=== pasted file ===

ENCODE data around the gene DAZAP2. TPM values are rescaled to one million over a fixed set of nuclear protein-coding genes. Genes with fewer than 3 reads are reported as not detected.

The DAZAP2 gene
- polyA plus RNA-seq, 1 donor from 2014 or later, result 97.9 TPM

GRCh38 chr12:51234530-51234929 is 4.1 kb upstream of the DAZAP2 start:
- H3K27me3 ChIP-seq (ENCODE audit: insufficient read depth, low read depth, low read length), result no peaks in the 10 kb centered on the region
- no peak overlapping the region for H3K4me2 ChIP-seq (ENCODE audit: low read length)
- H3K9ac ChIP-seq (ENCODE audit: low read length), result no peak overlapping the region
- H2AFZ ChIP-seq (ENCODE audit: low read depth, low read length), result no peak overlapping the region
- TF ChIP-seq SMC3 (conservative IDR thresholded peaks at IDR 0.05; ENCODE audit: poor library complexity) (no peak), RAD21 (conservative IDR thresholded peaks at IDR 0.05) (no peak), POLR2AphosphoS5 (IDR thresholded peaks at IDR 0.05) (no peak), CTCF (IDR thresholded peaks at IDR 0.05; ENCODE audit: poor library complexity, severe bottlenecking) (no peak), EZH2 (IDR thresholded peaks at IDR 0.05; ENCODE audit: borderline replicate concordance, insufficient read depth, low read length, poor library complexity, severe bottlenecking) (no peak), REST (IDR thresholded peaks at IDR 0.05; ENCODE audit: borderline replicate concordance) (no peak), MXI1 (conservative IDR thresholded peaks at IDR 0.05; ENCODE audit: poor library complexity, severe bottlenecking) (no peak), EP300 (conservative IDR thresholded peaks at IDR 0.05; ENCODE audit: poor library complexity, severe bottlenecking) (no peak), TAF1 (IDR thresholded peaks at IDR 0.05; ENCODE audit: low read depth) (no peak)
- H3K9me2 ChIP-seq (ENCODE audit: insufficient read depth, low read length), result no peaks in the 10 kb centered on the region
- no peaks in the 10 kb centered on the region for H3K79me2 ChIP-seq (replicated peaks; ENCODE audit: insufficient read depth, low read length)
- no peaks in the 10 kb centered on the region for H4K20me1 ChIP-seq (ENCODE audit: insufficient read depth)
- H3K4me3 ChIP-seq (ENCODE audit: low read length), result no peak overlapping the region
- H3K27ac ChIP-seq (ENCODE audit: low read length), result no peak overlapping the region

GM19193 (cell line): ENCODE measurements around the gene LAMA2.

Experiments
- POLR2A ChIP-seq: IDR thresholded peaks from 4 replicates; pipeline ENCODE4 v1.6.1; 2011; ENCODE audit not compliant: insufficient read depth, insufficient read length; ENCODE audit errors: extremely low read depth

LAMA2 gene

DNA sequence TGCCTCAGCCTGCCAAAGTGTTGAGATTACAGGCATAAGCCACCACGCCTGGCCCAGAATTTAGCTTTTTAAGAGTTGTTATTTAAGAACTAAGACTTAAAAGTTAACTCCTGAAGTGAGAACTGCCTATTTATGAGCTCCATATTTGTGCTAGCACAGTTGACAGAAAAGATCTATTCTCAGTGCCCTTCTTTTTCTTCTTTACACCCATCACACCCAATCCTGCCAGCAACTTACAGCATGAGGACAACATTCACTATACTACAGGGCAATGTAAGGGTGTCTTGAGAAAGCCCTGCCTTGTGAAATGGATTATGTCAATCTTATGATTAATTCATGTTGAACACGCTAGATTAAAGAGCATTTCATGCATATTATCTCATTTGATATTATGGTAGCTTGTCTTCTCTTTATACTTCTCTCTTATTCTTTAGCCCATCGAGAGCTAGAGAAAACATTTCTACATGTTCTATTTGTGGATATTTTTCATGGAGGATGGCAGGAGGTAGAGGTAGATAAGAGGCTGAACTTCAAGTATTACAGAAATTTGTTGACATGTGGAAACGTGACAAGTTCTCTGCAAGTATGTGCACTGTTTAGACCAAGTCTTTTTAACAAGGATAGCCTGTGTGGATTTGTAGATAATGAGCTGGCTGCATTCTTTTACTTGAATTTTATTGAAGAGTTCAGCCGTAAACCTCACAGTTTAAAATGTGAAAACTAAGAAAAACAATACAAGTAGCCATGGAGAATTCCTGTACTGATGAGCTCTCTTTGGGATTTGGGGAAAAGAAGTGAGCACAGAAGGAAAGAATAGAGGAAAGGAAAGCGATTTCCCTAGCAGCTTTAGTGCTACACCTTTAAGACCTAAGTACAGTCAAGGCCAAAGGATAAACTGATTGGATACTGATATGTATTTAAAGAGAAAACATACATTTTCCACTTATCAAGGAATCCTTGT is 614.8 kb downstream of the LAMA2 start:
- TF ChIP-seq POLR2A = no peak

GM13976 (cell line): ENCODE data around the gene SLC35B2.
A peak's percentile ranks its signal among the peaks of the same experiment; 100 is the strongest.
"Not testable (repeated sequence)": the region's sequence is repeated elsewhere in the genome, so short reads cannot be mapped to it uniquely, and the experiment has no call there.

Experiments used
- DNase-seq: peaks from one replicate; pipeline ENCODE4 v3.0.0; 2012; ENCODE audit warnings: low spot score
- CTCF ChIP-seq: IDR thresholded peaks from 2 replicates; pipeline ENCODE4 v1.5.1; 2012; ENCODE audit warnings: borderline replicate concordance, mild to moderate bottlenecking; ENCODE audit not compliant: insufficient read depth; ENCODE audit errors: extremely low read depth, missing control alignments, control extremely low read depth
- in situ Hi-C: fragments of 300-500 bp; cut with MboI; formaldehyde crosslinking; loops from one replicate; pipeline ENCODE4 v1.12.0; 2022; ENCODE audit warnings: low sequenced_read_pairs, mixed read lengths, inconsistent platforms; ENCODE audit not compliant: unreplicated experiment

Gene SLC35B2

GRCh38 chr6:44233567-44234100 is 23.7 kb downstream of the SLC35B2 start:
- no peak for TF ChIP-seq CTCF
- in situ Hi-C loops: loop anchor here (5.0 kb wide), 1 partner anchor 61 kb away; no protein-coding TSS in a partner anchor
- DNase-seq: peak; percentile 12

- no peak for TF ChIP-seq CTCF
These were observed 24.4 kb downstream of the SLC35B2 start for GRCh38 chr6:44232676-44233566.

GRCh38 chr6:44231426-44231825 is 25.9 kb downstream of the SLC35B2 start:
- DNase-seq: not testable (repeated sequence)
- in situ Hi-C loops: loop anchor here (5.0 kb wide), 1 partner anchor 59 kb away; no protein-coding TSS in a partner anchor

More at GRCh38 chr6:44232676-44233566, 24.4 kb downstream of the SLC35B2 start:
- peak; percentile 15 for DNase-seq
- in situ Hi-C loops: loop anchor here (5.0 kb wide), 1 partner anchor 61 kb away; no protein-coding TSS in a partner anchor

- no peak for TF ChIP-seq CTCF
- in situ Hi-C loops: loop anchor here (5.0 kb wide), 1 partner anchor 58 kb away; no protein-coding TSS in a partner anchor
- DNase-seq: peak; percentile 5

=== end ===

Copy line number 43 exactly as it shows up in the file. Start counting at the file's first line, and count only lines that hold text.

- DNase-seq: peak; percentile 5